Thomas L. Knapp

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The life of the Party
The schism organism
part three of ???:
by Thomas L. Knapp

I can feel guilty about the past, apprehensive about the future, but only in the present can I act.

-- Abraham Maslow

No political party functions without internal conflict and schism. It's the nature of the beast.

People who are motivated enough to become politically involved, and who affiliate with the organization that they find most efficacious and expressive of their ideas, soon learn that "most" is a relative term and that no party's membership is totally in agreement on all issues.

They also learn that arguments between allies are often more bloody than arguments between enemies -- precisely because the object of the former argument is control of the tools needed to pursue the latter argument.

The Libertarian Party is no stranger to internal controversy. Libertarians are perpetually sniping at one another and, occasionally, break out the heavy artillery. Our internal conflicts generally fall into one of four categories:

  • Disagreement on the goals the party should have;

  • Disagreement on what priorities the Party should set in pursuing its goals;

  • Disagreement on the best methods of pursuing its goals; and

  • Disagreement on the ethics of one's antagonists in any of the three preceding types of conflicts.

I want to handle that last category first, because it has been the Party's dominant form of internal conflict for nearly a decade.

I see no need to re-hash "the Willis Affair" or the "Cisewski Affair" in detail -- those who are unfamiliar with them can find out more about them here -- but those particular debates are characteristic of their type and have given rise to new, branching variations of themselves.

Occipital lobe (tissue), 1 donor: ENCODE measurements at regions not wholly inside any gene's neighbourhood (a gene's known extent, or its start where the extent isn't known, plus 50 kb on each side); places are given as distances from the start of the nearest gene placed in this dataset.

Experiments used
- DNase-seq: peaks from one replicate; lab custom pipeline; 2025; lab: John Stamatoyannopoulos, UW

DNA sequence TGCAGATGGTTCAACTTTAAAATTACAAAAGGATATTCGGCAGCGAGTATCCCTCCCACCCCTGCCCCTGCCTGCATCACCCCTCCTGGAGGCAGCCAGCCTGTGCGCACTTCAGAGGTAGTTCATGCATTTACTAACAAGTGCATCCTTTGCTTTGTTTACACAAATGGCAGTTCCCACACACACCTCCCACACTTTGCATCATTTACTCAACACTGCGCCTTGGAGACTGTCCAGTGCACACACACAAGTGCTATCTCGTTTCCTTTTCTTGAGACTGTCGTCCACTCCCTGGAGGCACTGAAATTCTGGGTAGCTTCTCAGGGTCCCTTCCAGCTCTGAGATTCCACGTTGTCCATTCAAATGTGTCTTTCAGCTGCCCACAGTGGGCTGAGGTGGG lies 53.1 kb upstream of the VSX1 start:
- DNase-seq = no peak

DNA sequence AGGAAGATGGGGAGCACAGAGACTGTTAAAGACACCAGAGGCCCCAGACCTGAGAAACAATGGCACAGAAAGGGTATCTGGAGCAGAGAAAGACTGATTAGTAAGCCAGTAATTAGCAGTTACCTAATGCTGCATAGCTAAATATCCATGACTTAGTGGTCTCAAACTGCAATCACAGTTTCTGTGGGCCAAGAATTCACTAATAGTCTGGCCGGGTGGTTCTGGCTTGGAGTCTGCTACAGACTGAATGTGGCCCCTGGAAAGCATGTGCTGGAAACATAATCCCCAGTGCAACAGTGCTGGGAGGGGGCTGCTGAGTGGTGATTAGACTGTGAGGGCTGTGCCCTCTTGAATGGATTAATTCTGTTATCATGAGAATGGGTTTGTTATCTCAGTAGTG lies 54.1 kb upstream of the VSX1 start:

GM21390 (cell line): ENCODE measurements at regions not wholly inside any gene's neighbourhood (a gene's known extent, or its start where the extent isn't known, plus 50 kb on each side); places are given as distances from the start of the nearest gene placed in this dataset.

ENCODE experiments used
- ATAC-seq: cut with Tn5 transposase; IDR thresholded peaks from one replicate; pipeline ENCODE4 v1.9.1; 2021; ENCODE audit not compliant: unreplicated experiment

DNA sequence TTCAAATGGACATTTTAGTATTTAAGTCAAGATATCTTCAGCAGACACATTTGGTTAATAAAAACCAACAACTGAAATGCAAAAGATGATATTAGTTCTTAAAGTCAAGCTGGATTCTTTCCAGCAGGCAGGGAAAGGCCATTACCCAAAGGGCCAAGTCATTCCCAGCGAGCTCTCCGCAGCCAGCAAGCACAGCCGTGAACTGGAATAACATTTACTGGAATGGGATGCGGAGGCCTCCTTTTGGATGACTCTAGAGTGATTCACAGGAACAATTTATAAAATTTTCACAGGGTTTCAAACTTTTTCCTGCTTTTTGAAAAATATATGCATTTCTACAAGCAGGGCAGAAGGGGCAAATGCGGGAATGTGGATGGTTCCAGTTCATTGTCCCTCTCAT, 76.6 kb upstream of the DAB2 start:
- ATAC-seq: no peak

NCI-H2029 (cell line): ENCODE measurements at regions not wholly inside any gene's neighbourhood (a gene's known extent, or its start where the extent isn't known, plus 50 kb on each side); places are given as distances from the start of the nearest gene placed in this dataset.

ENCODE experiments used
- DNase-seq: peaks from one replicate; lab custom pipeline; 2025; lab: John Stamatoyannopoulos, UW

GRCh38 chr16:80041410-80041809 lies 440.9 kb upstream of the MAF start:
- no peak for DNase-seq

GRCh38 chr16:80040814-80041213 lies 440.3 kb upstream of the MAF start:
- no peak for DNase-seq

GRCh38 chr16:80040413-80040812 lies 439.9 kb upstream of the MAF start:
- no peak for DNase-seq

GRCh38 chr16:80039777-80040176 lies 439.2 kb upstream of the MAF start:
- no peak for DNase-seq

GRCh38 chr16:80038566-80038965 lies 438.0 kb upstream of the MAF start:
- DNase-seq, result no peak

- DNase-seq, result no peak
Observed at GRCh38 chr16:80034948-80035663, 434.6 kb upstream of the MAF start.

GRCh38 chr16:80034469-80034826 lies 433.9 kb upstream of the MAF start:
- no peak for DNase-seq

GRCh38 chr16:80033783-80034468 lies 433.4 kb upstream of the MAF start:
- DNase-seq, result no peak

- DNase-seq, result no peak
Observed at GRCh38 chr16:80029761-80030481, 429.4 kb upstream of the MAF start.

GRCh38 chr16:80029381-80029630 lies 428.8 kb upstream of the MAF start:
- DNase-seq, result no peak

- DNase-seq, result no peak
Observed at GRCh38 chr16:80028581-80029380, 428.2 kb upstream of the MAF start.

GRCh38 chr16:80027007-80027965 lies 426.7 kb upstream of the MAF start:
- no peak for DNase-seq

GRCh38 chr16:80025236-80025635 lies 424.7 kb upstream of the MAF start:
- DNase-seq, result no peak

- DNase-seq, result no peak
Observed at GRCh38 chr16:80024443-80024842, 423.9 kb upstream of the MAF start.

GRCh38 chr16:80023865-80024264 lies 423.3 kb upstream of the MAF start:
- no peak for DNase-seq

The "ethics" conflict may, of course, arise independently of other considerations. It is not necessarily true that accusations concerning the ethics of a Libertarian leader or official will be inspired by another conflict. That, however, has historically been the case: factions divided by disagreements of other kinds have alleged not simply error, but unethical conduct, on the part of their opponents, and have acted to remove the evildoers from power, or even to drive them from the Party.

In some cases, of course, the allegations are proven correct and remedial action is taken -- or not; the good guys don't always win. In other cases, the accusers prevail (or at least persist) whether their allegations hold water or not.

Obviously, I favor remedial action where unethical conduct exists. Just as obviously, I favor dismissing allegations that have no basis.